20th Oct, 2017

Man accused of toddler Khaleel Hussain's murder gives evidence

Coventry Editorial 9th Jul, 2015 Updated: 28th Oct, 2016

THE man accused of killing toddler Khaleel Hussain appeared to confess he had deliberately shaken the little boy in a fit of temper – in a dramatic moment in the trial.

But Keith Brown went on to deny doing so and to insist the two-year-old’s fatal brain injuries had been caused when he accidentally dropped him while throwing him in the air.

Brown (23) of Swan Lane, Stoke, Coventry, has pleaded not guilty at Warwick Crown Court to the murder of the toddler in October 2013.

Sitting as far from him in the dock as she can, Khaleel’s mother Samina Kauser (25) of Richmond Street, Stoke, Coventry, has denied allowing the death of a child by failing to take steps she could reasonably have been expected to take to protect him.

Khaleel died of a severe brain injury despite a desperate operation at Birmingham Children’s Hospital in a bid to save his life after Kauser had made a 999 call at lunchtime on October 21.

She had left Khaleel at home with Brown while she went shopping, despite allegedly knowing he posed a risk to Khaleel, following an incident five days earlier when Brown was alleged to have smothered the toddler.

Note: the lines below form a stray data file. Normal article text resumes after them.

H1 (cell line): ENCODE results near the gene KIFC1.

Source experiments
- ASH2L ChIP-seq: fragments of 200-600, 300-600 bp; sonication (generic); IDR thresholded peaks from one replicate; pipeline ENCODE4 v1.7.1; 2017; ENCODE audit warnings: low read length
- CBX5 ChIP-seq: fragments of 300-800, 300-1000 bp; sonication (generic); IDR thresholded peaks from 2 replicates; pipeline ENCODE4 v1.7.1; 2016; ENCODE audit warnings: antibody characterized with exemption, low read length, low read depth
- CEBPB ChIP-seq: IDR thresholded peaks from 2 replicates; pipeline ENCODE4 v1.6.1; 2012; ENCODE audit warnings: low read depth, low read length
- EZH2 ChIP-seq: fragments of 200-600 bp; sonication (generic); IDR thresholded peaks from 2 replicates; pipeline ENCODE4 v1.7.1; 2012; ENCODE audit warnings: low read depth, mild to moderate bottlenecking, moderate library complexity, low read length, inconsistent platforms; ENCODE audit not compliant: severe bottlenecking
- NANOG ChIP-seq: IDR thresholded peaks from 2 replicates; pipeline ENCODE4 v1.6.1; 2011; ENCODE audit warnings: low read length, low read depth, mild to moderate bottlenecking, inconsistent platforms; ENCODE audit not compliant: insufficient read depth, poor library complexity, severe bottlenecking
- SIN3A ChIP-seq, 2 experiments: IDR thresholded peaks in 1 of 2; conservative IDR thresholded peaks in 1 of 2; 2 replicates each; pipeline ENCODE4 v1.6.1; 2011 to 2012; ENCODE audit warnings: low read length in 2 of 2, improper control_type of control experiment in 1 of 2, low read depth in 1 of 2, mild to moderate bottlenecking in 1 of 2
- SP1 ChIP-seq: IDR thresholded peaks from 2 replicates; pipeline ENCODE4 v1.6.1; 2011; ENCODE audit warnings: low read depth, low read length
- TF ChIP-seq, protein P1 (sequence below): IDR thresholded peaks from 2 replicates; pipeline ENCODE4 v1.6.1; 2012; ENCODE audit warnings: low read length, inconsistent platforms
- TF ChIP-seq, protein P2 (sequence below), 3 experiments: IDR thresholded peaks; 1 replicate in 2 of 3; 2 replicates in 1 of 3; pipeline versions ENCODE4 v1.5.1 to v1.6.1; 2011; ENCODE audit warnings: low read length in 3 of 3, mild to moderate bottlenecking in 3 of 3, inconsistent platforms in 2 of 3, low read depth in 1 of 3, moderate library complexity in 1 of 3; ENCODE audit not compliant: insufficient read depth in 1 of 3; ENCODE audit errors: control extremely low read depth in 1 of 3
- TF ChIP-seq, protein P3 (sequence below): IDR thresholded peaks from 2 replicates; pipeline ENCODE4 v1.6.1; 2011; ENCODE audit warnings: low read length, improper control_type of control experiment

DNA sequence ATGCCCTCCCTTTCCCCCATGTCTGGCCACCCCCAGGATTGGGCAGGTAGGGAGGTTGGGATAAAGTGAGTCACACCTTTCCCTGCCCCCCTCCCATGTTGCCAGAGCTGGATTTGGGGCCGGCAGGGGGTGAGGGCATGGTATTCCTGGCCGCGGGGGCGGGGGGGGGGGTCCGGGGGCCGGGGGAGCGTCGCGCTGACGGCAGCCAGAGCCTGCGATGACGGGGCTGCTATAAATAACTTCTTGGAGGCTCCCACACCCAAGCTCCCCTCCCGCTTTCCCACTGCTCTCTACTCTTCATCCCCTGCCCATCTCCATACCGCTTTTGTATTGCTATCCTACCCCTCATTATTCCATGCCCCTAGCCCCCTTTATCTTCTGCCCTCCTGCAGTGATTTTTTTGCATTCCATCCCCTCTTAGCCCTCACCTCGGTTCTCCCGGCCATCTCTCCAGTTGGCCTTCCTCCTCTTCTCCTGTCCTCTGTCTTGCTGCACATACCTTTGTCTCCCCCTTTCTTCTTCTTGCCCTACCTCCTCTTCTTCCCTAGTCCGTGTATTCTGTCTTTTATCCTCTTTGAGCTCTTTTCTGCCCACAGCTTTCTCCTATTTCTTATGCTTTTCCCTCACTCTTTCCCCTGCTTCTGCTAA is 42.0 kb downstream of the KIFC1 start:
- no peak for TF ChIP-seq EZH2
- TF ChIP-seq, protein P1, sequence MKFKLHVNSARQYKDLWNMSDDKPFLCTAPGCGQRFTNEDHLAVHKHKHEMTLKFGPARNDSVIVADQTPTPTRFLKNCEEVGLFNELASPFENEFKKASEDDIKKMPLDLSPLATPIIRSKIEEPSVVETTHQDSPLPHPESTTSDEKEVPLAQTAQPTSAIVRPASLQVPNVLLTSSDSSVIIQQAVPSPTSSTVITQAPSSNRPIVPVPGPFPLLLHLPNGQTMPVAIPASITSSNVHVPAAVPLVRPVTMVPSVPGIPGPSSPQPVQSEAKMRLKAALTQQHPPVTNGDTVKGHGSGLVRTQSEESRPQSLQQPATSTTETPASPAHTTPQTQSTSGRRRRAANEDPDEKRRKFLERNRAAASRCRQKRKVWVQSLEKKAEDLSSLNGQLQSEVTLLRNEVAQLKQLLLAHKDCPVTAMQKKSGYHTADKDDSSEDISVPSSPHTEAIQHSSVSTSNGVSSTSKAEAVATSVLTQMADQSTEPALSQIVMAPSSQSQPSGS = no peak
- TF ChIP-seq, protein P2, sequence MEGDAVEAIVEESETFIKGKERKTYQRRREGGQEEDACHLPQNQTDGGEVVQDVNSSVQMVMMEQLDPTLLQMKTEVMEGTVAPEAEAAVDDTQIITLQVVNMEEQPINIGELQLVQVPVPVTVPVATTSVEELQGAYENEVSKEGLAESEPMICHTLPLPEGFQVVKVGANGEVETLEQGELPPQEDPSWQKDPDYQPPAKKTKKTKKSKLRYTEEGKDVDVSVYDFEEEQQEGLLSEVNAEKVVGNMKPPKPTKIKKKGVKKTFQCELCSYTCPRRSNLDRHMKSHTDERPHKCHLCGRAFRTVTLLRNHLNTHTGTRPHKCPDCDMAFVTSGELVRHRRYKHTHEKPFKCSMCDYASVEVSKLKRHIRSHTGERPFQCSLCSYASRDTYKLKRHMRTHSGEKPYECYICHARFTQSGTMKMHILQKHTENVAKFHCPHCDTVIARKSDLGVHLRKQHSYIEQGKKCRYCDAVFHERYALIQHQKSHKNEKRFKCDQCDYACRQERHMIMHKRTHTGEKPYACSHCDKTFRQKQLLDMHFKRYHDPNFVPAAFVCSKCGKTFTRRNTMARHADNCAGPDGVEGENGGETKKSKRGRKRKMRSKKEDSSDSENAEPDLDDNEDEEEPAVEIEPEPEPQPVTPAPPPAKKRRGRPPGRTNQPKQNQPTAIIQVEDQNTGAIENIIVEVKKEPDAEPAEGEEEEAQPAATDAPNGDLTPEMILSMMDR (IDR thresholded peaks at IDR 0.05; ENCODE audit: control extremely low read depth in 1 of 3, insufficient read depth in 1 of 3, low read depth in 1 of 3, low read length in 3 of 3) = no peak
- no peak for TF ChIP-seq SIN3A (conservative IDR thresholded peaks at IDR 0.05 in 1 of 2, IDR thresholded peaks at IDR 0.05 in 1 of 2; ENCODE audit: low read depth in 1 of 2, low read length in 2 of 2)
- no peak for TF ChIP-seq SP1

It is alleged Khaleel’s fatal injury had been caused by Brown, probably by shaking him forcibly and throwing him down onto a soft surface, prosecutor Jonas Hankin QC has told the jury.

Mr Hankin put to him: “You had shaken him in a fit of anger.” Brown answered: “Yes.”

Seeking confirmation of his reply, the barrister asked: “You did, didn’t you?”   Again Brown responded: “Yes.”

But, asked to tell the jury ‘what you really did,’ he then denied shaking Khaleel.

Mr Hankin asked him: “Were you just going to tell the jury the truth for a moment?   Were you going to tell them ‘I did deliberately hurt him’ by shaking him?”

But Brown answered: “No, I didn’t.”

Earlier, as Brown began to give his evidence in the fourth week of the trial his barrister Rachel Brand QC asked him: “Do you accept that when Khaleel received his fatal injuries he was in your sole care?” Brown said that he did.

Miss Brand asked: “Did you do anything deliberately to him with the intention of killing him or causing him really serious injury?” Brown replied: “No.”

Brown, who had two children of his own from a previous relationship, said he felt he got on OK with Khaleel, and ‘as far as I could see, he liked me.’

He said he would play with Khaleel and tickle him, but accepted he was sometimes too rough with him when doing so.

But he said his attitude towards Khaleel changed because of his ‘constant crying,’ some of which Brown described as ‘fake crying’ because there were no tears.

Miss Brand asked him whether there had ever been an incident when Kauser had come upstairs and found him leaning over Khaleel’s bed, and he said there had not.

He was asked: “Have you ever smothered him with his duvet as he lay in his bed?” Brown replied: “Never.”

And he said that on October 21 Khaleel had been crying after Kauser had gone out shopping, leaving him at home and asking Brown to look after him.

Brown said he became annoyed and frustrated, and had picked Khaleel up and began throwing him in the air almost to the ceiling and catching him to stop him crying.